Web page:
The Journey to Fullstack, Part 3: The Final Decision

If you’ve been following along on my journey thus far, at this point, I’ve been accepted to and received various scholarship amounts from Fullstack Academy, Galvanize, and Viking Code School. Here’s how I made the decision between those three.

Galvanize

I actually ruled Galvanize out pretty early on — before I had even applied to Fullstack and Viking, in fact. My initial reservations centered around the tight turnaround times for when I was notified of my admission and scholarship and the beginning of the cohort. I was accepted on a Thursday, and the class was supposed to start on the following Monday. However, as I got to know Galvanize and other programs more, I realized the program just wasn’t the best fit I knew I could find.

I was able to speak to a current student, who also graciously gave me a tour of campus after hours. I asked her, “If you could change one thing about the program, what it would it be?” and her response was that she wished she could get more feedback on her work. (As a small tangent, that’s my favorite question to ask anyone of anything I’m considering — the answer can reveal a lot!) One of the reasons I chose to pursue a bootcamp was so that I could have frequent interaction with and feedback from people who know what they’re doing, so that wasn’t something I necessarily wanted to hear.

I initially really liked that Galvanize’s program is at a slightly less intense pace and timeline than a lot of other bootcamps, and it has room for you to actually have a life. As I continued my bootcamp search, however, I found that I wanted the intensity and the rigor and the “immersive-ness” that accompanies the 6-days-a-week-10-or-12-or-I’ve-lost-count-hours-per-day schedule. This wasn’t necessarily anything against Galvanize’s program; I just realized that I wanted something different.

And with that, the decision came down to either Fullstack or Viking.

Fullstack & Viking: The Similarities

On an overall level, Fullstack and Viking are very similar in many ways.

  • They’re both online. Viking’s only option is online, and this is Fullstack’s first online cohort.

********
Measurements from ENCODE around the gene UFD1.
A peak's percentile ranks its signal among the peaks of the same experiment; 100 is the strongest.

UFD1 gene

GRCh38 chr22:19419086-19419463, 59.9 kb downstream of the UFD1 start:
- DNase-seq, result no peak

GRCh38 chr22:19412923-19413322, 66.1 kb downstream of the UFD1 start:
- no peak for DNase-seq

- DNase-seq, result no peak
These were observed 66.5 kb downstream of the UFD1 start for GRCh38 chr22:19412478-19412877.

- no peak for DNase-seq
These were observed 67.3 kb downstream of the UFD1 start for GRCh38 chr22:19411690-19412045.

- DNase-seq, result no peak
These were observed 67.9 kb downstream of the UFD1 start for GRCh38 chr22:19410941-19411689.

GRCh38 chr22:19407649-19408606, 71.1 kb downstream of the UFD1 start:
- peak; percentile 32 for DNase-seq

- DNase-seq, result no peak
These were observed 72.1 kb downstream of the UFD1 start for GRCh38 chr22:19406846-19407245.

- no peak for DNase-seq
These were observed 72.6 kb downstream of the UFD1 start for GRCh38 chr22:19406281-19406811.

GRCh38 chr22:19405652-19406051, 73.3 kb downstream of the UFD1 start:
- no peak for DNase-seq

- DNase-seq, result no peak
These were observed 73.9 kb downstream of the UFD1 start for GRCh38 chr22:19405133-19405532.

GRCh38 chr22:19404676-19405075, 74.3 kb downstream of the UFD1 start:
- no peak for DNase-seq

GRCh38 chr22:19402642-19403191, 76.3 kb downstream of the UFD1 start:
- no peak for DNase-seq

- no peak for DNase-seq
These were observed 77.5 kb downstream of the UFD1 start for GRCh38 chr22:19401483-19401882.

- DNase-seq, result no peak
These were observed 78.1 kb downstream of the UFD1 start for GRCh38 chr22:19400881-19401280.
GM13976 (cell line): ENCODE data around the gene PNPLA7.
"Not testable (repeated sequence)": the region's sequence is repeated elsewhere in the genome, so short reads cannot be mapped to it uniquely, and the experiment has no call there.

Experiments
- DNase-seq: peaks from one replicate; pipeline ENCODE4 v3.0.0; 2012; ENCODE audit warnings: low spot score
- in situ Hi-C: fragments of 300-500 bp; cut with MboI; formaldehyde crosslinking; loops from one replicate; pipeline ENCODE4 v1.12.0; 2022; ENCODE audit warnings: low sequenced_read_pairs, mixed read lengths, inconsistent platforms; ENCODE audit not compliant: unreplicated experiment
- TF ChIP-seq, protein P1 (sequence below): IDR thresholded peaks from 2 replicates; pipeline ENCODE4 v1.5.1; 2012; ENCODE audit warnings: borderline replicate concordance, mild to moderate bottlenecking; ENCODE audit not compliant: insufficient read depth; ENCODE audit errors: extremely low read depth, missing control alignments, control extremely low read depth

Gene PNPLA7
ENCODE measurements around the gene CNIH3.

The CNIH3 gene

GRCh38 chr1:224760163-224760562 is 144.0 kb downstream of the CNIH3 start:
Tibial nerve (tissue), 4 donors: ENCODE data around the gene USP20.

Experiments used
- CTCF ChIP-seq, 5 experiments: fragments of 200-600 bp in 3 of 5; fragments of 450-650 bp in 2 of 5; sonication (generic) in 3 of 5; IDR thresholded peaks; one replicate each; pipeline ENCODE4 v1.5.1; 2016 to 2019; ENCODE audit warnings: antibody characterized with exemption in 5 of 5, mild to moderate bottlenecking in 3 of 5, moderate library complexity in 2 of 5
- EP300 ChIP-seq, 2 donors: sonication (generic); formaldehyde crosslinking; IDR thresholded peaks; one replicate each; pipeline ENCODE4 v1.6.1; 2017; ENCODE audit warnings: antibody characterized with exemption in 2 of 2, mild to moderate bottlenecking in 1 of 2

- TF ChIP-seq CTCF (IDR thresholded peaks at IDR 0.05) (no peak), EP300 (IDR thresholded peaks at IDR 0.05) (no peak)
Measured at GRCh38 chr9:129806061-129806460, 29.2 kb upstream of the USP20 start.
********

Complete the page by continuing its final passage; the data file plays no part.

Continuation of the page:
• They’re both known for being fairly intense programs — they expect at least 60 hours of work per week from their students, although it’s distributed slightly differently (I’ll get to that in a bit).
  • The program and content itself. Both seemed to have easy and frequent access to and contact with instructors and mentors, a copious amount of pair programming and group work, a project-based curriculum that would cover the entirety of full-stack development, in-depth work with algorithms and data structures, and strong job application and placement support.

Fullstack & Viking: The Tangible Differences

  • The curriculum. Fullstack teaches full-stack JavaScript, whereas Viking has a much heavier emphasis on Ruby and really only teaches JavaScript in the context of a couple of front-end frameworks. Beyond this, Fullstack seemed to have a much more comprehensive and robust curriculum, including Computer Science Saturdays designed to give students a deeper understanding of computer science and the building blocks of modern tools, and the CTO Program to expose students to the non-coding side of the software development industry.
  • The schedule. Viking’s schedule is Monday through Friday, from approximately 10am to at least 8 or 9pm in my time zone. Fullstack’s schedule is Monday through Saturday, from approximately 9am to 5:30pm in my time zone. Fullstack’s schedule meant that I could still have a couple of hours in the evening to attend Meetups in my area, catch up on some work or more challenging material, or start prepping for the next day, without having to stay up late. (Learning is important, but so is sleep!)